Sticks and peas allow children to explore line, shape and space, creating their own unique constructions.

Sticks and peas were one of Froebel's original Froebel's Occupations - creative activities and experiences for young children.

"Through the Occupations, children can:

  • represent, be inventive and engage creatively and imaginatively
  • build their physical competencies
  • make links to everyday life, nature, knowledge and understanding
  • be empowered to move from the here and now to the abstract (so laying the foundations of literacy and mathematical understanding)
  • develop dispositions and attitudes that will benefit them in the adult world of work."

Prof. Tina Bruce and Jane Dyke, Learning from Froebel (2017)

Connectedness is at the core of Froebel's approach to early education. To further develop children's understanding of th links between solid, plane, lines and points, he introduced the Occupation of sticks and peas.

Stick and pea constructions can be created using peas (garden or marrowfat), clay, blu-tak, plasticine or cork as connectors between small sticks, toothpicks or cocktail sticks. It is more ethical nowadays to try to avoid using food for play.

Playing with sticks and 'peas' helps children to hone their fine motor skills.

The constructions have a similarity to molecular models and help children to learn about how to create and build their own 3D structures.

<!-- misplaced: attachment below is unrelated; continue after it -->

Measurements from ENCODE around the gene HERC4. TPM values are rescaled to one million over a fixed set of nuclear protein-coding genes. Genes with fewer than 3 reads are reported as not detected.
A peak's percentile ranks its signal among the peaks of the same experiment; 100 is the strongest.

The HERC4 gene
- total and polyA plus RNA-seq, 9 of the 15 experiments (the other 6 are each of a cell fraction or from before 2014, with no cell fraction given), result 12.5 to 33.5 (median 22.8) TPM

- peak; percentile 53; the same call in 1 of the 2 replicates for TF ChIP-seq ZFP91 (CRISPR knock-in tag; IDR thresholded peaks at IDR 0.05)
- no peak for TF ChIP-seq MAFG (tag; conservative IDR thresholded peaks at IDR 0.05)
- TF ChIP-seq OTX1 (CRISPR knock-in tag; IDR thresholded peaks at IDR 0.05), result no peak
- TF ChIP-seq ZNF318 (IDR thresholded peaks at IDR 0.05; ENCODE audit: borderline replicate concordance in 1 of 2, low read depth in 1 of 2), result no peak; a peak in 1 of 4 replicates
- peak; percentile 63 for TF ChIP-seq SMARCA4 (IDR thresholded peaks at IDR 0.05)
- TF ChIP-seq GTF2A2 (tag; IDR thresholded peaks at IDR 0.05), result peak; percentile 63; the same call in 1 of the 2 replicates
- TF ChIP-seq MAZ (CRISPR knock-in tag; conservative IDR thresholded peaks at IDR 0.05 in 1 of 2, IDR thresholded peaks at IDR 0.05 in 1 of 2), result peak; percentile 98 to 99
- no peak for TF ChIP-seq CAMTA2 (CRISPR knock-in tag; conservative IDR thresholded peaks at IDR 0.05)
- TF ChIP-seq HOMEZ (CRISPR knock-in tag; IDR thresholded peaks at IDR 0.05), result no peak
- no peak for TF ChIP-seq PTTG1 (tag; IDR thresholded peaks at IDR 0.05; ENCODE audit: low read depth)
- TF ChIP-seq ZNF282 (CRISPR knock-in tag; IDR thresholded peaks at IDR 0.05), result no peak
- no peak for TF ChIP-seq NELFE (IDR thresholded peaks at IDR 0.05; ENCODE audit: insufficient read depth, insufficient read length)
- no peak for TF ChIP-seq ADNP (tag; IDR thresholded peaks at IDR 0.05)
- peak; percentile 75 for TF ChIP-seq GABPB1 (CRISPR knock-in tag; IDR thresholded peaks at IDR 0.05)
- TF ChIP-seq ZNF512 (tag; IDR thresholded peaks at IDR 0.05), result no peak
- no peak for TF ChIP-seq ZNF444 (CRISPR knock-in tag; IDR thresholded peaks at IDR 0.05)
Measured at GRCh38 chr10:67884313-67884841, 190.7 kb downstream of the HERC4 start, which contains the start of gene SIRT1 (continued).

"(Children's) thinking develops in the symbolic representations and play scenarios they make and create."
Prof. Tina Bruce, Empowering Learning: play, symbols and creativity (2023)

Sticks and peas allow children to explore mathematical forms and scientific concepts.

The Occupation develops children's fine motor skills and helps children learn about the strong shapes which are essential in engineering.

"Nowadays, children are provided with expensive construction kits, but Froebel introduced something that still has benefit today, known as sticks and peas. Consisting of cocktail sticks and either peas or pea-sized pieces of clay or Blu-Tak, this ‘construction kit’ enables children to create wonderful constructions, such as geodesic domes, and is a perfect example of line and point work, which come together, making a hollow solid."

Prof. Tina Bruce and Jane Dyke, Learning from Froebel (2017)

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